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Projecting the 2021 Blue Jays: team distribution

A belated look at the sum of all the parts

MLB: Toronto Blue Jays at Texas Rangers Jerome Miron-USA TODAY Sports

In late March before the season began, I did a series of posts projecting the 2021 Blue Jays regulars. The main idea was to create and show a distribution of outcomes based rather than the single “point projection” that are published by various projection systems representing an expected value of median scenario.

Projecting the 2021 Blue Jays regulars: Catchers/DH | Infield | Outfield | Starting Pitchers

The logical extension to such an exercise is then rolling those projections up to the team level, and I intended to do so near the beginning of the year but didn’t get around to putting it all together. Even though it’s now a month into the season, I thought it would be interesting to take a look at what things look like, and then subsequently some of the best and worst outcome.

Having created 49 different outcomes for of 17 regulars according to a 7x7 matrix of playing time, I then did an abbreviated version for the eight relievers who figured to be most significant: Ryan Borucki, Tyler Chatwood, Rafael Dolis, Thomas Hatch, Tim Mayza, Julian Merryweather, David Phelps and Jordan Romano (Kirby Yates was already known to be out for the year at this point). Since relievers pitch fewer innings and accordingly have a much narrower range of outcomes, five innings scenarios and a 7x5 matrix of 35 outcomes sufficed.

That gave a total of 25 players projected (11 position, 14 pitchers), who cumulatively will not come close to covering all the other playing time. Here my approach was a different than the last time I did this for 2018. Because the hitters enjoy considerable positional flexibility to be moved around as necessary to fill out a lineup, and the main reserves are are not particularly differentiable in terms of talent, I forecast the bench as one unit with 25 possible levels of productivity ranging from atrocious to competent, but centred on essentially replacement level. Playing time is what spills over from the regulars, the difference between the total for the 11 regulars in a given scenario.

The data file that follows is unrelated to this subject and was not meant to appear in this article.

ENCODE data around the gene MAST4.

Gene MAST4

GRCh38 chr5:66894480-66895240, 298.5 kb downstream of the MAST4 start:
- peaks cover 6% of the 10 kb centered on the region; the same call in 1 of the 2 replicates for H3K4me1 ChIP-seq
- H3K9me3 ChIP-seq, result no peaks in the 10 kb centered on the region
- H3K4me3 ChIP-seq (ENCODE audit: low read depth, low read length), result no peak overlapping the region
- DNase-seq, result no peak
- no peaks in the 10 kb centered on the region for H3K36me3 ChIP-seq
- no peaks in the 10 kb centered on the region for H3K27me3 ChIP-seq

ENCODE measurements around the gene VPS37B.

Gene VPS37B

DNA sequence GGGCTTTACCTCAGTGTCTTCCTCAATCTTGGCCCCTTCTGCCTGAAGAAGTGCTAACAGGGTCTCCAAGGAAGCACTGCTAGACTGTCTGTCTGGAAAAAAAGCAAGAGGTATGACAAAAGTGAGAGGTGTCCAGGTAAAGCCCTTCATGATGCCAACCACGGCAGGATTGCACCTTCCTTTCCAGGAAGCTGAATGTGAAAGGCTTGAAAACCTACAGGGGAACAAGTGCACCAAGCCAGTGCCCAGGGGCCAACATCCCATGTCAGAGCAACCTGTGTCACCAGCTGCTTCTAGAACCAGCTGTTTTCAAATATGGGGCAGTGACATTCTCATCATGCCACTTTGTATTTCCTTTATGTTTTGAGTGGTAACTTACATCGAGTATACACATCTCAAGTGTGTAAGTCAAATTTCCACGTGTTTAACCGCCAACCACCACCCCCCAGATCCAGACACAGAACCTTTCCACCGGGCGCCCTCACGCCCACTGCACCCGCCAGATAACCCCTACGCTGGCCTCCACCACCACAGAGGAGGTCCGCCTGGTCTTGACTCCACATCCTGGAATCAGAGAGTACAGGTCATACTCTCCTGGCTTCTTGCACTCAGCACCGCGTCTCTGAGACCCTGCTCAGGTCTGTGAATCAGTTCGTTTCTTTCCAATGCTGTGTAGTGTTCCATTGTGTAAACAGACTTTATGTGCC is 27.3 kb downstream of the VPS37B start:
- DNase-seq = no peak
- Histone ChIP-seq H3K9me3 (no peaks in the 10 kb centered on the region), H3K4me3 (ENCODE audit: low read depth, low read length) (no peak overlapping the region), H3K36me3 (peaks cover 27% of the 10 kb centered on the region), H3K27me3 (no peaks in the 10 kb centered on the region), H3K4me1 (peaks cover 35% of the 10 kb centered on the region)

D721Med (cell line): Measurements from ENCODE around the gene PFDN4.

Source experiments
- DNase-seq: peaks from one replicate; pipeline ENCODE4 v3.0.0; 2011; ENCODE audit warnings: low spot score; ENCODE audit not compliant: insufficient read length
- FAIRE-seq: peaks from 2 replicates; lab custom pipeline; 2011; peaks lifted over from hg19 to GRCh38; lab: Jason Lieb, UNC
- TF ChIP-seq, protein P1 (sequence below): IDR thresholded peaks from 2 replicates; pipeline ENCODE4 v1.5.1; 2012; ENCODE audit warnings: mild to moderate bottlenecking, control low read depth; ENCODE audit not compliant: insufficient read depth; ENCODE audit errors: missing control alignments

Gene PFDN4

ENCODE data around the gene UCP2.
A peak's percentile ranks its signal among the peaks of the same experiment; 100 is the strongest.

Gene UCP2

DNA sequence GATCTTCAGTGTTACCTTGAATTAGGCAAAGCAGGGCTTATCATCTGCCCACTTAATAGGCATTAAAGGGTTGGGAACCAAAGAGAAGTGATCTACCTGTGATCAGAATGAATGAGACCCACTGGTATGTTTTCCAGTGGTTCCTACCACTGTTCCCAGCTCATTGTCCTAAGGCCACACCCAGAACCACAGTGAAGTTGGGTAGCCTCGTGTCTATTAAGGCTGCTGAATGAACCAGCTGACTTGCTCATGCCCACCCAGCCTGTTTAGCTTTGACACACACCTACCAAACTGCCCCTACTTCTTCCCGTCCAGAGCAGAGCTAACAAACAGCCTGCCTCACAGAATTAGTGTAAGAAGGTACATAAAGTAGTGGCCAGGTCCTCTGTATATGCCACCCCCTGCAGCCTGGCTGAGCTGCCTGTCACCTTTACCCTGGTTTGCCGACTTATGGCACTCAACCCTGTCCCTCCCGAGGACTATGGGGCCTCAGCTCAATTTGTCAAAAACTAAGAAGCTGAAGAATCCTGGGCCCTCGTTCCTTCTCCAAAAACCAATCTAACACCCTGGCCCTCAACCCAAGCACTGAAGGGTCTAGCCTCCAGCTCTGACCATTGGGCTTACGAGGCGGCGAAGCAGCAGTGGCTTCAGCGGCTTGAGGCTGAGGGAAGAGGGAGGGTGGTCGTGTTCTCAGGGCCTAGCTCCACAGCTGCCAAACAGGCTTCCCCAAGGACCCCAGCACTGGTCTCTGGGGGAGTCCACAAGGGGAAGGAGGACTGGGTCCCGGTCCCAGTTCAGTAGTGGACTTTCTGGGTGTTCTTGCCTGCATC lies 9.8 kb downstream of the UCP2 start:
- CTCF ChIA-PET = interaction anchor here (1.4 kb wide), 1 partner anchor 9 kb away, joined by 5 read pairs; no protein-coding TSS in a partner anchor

Likewise, the same thing is done for starting pitcher depth. Their innings are whatever flows down from the six forecast starters, with productivity forecast as a group on a 25 point scale. Here the possible outcomes incorporate the possibility for someone like Alex Manoah to come up and make a midseason impact, so there’s scenarios where this group adds real value.

Finally, the remainder of the innings are filled from by bullpen depth. This would be guys like Anthony Castro, Joel Payamps, A.J. Cole, etc; the waivers claims and minor league free agents who fill out pitching staffs and in today’s games cumulatively log a significant amount of innings. Again, it makes more sense to treat them as a group rather than trying to get ridiculiously granular.

All in all then, with 25 players and three groups of reserves, that’s 28 independent variables for each simulated season. I ran 100 trials of those simulated seasons, to get the following team level distribution. Keep in mind, this is what things looked like on Opening Day, unadjusted for anything that’s happened since:

2021 WAR dist

Given that team replacement level is about 48 wins, the bulk of the distribution lying between 33 and 39 WAR suggests a low- to mid-80s win total, which roughly fits with where the Jays were forecast in the pre-season.

What’s more interesting is the shape of the distribution. On the low end, it rises quickly and steadily from the high 20-WAR totals into that flattish midsection, suggesting a relatively high floor largely due to the sheer amount of positional talent around the diamond. In the absolute worst of the 100 scenarios, those 11 regulars combine for just under 17 WAR, which in most years would rank just a little below average.

On the high end, there’s a much longer and thinner tail of positive outcomes at 40+ WAR. This reflects the number of younger position players entering their primes who could consolidate or breakout in 2021, as well as the potential for bouncebacks seasons from a number of starting pitchers. In both cases, there’s significant upside if things break right, somewhat akin to what happened for the 1985 Blue Jays.

That’s WAR, but what about wins directly? Here more uncertainty has to be built in. WAR is just production of individual events, and that translates imperfectly into runs. Likewise, while runs and run differential are related to wins, it’s not always linearly. Hence, two more random variables to approximate the possibility for outliers (though in most cases the combined effects offset or are small). That results in the following forecast win distribution:

2021 win dist

Fundamentally, it’s the same distribution, just with a wider range of outcomes to reflect the possibility of good and bad “luck”. The red line is a (smoothed) cumulative probability distribution, which really picks up starting in the high-70s and flattens out around 90 wins (the 20th percentile is 78 wins and 80th at 89 wins). The median lies at 83-84 wins, with worst and best case scenarios at 68 and 98 wins.

One final caveat is that this considers only players within the organization. It explicitly doesn’t contemplate the possibility of midseason additions if the Jays are in contention or fall out and sell off expiring contracts.

To wrap this up, later this week I’ll break down the best possible 2021 simulated seasons, and the worst case simulated seasons in terms of what goes right and wrong. And then at the end of 2021, hopefully circle back to see what this analysis got right and wrong.